News ID: 258494
Published: 0858 GMT September 09, 2019

US defends plans for Trump-Taliban meeting at Camp David

US defends plans for Trump-Taliban meeting at Camp David

The US has defended plans for a meeting between President Donald Trump and Taliban’s leaders at Camp David as prospects of a deal shatter between the two sides.

Hours after Trump called off the secret meeting, US Secretary of State Mike Pompeo told NBC on Sunday that "it was appropriate to have the Taliban set foot on Camp David", Presstv Reported.

"The president ultimately made the decision that if we could get that, if we could get commitments and then put in place a verification regime that would give us confidence that we could observe that those commitments were being honored, that it was a useful effort to try and get all of those parties in one place so that we could have serious conversations about how to reduce America's risk so that there won't be other secretaries of state that have to travel to Dover to go see these amazing American heroes who have given so much for our country," said the US secretary of state.

Reports of such a meeting faced backlash from lawmakers, including Wyoming Republican Representative Liz Cheney, tweeting that "no member of the Taliban should set foot" at Camp David "ever."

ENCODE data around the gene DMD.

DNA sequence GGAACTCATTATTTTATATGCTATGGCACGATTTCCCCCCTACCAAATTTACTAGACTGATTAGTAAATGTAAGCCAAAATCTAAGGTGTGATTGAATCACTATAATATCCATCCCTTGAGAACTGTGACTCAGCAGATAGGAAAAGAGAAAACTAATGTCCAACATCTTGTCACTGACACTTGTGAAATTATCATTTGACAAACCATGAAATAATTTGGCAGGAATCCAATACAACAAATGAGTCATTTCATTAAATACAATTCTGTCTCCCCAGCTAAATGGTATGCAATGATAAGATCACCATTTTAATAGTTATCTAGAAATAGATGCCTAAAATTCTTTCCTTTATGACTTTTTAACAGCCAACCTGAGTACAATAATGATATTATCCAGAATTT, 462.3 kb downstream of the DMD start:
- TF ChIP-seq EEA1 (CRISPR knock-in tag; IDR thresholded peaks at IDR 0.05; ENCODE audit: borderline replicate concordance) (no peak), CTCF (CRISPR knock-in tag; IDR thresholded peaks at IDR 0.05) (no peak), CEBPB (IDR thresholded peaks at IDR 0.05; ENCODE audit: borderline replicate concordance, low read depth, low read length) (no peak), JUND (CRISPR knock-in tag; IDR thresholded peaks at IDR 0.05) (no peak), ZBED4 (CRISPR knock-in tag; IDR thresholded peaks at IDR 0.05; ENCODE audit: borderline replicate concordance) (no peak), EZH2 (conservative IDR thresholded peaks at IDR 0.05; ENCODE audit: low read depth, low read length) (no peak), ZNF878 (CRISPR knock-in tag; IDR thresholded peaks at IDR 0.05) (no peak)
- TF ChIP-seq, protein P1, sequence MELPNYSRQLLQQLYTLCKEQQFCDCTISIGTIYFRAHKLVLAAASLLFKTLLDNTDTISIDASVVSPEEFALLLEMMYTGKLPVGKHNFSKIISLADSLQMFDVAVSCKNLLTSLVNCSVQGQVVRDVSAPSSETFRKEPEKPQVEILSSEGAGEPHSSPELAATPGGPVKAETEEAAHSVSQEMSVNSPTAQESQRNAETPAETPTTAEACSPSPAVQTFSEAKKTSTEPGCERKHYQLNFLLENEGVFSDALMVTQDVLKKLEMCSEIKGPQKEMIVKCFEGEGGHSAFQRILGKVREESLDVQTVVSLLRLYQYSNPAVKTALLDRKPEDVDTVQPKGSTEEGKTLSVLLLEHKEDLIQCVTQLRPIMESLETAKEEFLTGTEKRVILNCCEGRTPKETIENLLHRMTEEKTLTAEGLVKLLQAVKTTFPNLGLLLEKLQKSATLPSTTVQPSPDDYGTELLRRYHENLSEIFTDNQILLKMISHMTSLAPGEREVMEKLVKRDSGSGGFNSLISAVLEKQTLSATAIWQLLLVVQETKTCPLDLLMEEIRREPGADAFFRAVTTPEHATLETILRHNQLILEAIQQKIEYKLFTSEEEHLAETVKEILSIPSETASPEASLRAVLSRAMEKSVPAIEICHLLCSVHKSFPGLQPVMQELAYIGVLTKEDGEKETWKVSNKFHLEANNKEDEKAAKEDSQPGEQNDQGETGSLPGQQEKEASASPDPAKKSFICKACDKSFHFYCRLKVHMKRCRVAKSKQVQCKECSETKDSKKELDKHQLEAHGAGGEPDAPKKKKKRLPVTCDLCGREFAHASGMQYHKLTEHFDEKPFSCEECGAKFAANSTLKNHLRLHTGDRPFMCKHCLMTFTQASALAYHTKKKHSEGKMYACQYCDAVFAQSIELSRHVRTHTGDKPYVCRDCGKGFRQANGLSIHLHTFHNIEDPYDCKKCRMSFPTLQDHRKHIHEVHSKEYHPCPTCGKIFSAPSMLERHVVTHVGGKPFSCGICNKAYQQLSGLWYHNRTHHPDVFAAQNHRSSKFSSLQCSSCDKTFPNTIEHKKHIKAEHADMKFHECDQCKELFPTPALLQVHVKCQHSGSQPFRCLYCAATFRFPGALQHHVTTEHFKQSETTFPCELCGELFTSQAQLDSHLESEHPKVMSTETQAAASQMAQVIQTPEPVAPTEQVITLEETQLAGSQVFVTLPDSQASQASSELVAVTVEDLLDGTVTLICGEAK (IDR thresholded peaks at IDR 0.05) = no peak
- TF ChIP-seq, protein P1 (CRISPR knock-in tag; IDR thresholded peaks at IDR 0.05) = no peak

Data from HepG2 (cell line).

"Never should leaders of a terrorist organization that hasn’t renounced 9/11 and continues in evil be allowed in our great country. NEVER. Full stop," said Illinois Republican Representative Adam Kinzinger.

Connecticut Democratic Senator Chris Murphy also asked whether the broken deal could gain legitimacy just by being signed on the US soil.

"How on earth would legitimacy of a deal in Afghanistan been enhanced by it being signed in America rather than Afghanistan?" he tweeted, asking what the point was "of dragging [Afghan President Ashraf] Ghani and Taliban leaders all the way to Camp David?"

 US envoy Zalmay Khalilzad presented a draft US-Taliban agreement to Ghani at the beginning of the month, which outlined plans for a US withdrawal from the country in exchange for a Taliban pledge not to plot attacks on the United States and its allies.

Prior to the cancellation of negotiations, American officials had expressed hope that an end to the longest US war was near.



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